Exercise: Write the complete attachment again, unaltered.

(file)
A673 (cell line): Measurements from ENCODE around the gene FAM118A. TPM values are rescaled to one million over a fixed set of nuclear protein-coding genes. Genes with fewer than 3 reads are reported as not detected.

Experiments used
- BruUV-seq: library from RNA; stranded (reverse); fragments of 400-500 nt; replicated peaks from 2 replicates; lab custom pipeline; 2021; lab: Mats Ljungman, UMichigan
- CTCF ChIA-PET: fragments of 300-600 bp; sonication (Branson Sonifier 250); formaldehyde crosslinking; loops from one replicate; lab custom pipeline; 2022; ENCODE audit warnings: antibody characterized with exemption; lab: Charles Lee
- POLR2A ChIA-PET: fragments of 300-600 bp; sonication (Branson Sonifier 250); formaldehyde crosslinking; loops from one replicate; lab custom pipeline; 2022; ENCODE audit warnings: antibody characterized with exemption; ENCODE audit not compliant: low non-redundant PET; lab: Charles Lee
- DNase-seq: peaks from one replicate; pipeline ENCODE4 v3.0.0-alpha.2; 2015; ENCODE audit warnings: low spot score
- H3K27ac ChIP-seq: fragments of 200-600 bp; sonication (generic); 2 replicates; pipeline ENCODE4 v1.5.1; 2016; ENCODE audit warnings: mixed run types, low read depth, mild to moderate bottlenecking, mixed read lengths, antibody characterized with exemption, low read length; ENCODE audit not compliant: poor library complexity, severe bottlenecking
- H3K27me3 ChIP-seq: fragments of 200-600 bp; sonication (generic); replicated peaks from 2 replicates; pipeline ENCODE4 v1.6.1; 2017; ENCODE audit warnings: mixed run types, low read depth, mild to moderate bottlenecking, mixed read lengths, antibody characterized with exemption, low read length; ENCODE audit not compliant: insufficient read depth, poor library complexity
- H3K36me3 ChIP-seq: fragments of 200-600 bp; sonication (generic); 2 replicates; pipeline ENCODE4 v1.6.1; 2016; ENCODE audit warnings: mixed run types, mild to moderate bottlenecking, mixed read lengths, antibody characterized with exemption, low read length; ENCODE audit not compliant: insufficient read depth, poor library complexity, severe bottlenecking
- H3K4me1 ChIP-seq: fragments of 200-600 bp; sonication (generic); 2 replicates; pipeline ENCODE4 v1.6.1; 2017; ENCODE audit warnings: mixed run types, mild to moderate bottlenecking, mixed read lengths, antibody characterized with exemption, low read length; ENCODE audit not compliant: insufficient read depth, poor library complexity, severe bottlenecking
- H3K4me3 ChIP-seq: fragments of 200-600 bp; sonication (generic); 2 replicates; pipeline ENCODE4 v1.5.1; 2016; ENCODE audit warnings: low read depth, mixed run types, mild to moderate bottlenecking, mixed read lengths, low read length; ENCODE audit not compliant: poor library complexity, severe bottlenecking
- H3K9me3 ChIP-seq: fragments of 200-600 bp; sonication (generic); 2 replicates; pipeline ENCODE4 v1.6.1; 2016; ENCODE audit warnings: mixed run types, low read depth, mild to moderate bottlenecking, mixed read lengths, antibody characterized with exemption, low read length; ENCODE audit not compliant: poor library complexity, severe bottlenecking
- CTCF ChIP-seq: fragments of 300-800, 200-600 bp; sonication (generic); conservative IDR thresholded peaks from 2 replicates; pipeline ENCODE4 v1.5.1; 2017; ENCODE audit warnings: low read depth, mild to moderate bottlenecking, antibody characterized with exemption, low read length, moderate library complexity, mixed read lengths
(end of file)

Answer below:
A673 (cell line): Measurements from ENCODE around the gene FAM118A. TPM values are rescaled to one million over a fixed set of nuclear protein-coding genes. Genes with fewer than 3 reads are reported as not detected.

Experiments used
- BruUV-seq: library from RNA; stranded (reverse); fragments of 400-500 nt; replicated peaks from 2 replicates; lab custom pipeline; 2021; lab: Mats Ljungman, UMichigan
- CTCF ChIA-PET: fragments of 300-600 bp; sonication (Branson Sonifier 250); formaldehyde crosslinking; loops from one replicate; lab custom pipeline; 2022; ENCODE audit warnings: antibody characterized with exemption; lab: Charles Lee
- POLR2A ChIA-PET: fragments of 300-600 bp; sonication (Branson Sonifier 250); formaldehyde crosslinking; loops from one replicate; lab custom pipeline; 2022; ENCODE audit warnings: antibody characterized with exemption; ENCODE audit not compliant: low non-redundant PET; lab: Charles Lee
- DNase-seq: peaks from one replicate; pipeline ENCODE4 v3.0.0-alpha.2; 2015; ENCODE audit warnings: low spot score
- H3K27ac ChIP-seq: fragments of 200-600 bp; sonication (generic); 2 replicates; pipeline ENCODE4 v1.5.1; 2016; ENCODE audit warnings: mixed run types, low read depth, mild to moderate bottlenecking, mixed read lengths, antibody characterized with exemption, low read length; ENCODE audit not compliant: poor library complexity, severe bottlenecking
- H3K27me3 ChIP-seq: fragments of 200-600 bp; sonication (generic); replicated peaks from 2 replicates; pipeline ENCODE4 v1.6.1; 2017; ENCODE audit warnings: mixed run types, low read depth, mild to moderate bottlenecking, mixed read lengths, antibody characterized with exemption, low read length; ENCODE audit not compliant: insufficient read depth, poor library complexity
- H3K36me3 ChIP-seq: fragments of 200-600 bp; sonication (generic); 2 replicates; pipeline ENCODE4 v1.6.1; 2016; ENCODE audit warnings: mixed run types, mild to moderate bottlenecking, mixed read lengths, antibody characterized with exemption, low read length; ENCODE audit not compliant: insufficient read depth, poor library complexity, severe bottlenecking
- H3K4me1 ChIP-seq: fragments of 200-600 bp; sonication (generic); 2 replicates; pipeline ENCODE4 v1.6.1; 2017; ENCODE audit warnings: mixed run types, mild to moderate bottlenecking, mixed read lengths, antibody characterized with exemption, low read length; ENCODE audit not compliant: insufficient read depth, poor library complexity, severe bottlenecking
- H3K4me3 ChIP-seq: fragments of 200-600 bp; sonication (generic); 2 replicates; pipeline ENCODE4 v1.5.1; 2016; ENCODE audit warnings: low read depth, mixed run types, mild to moderate bottlenecking, mixed read lengths, low read length; ENCODE audit not compliant: poor library complexity, severe bottlenecking
- H3K9me3 ChIP-seq: fragments of 200-600 bp; sonication (generic); 2 replicates; pipeline ENCODE4 v1.6.1; 2016; ENCODE audit warnings: mixed run types, low read depth, mild to moderate bottlenecking, mixed read lengths, antibody characterized with exemption, low read length; ENCODE audit not compliant: poor library complexity, severe bottlenecking
- CTCF ChIP-seq: fragments of 300-800, 200-600 bp; sonication (generic); conservative IDR thresholded peaks from 2 replicates; pipeline ENCODE4 v1.5.1; 2017; ENCODE audit warnings: low read depth, mild to moderate bottlenecking, antibody characterized with exemption, low read length, moderate library complexity, mixed read lengths